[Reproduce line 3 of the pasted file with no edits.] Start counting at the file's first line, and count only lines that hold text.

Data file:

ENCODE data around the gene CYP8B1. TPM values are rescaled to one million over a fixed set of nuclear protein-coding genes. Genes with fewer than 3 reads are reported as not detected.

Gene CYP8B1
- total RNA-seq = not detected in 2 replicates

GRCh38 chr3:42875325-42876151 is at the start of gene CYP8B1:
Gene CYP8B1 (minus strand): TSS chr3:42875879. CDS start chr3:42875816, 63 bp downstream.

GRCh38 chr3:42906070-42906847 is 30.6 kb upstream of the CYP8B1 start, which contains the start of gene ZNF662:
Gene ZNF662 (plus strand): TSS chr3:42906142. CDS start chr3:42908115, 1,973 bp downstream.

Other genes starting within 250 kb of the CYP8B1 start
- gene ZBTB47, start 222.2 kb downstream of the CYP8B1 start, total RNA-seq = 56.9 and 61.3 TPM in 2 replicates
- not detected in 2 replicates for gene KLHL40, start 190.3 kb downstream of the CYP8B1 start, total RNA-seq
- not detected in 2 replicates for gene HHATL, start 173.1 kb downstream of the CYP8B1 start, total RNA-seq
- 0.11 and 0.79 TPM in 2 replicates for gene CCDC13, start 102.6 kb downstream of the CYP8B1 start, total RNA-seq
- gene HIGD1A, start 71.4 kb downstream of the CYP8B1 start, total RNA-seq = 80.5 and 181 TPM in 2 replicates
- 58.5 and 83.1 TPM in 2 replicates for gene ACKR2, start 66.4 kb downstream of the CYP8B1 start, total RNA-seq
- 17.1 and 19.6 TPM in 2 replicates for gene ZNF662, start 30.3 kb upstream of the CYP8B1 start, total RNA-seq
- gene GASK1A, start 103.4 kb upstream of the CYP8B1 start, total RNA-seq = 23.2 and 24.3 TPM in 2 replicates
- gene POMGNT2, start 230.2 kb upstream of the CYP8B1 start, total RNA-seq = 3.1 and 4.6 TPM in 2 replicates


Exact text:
- total RNA-seq = not detected in 2 replicates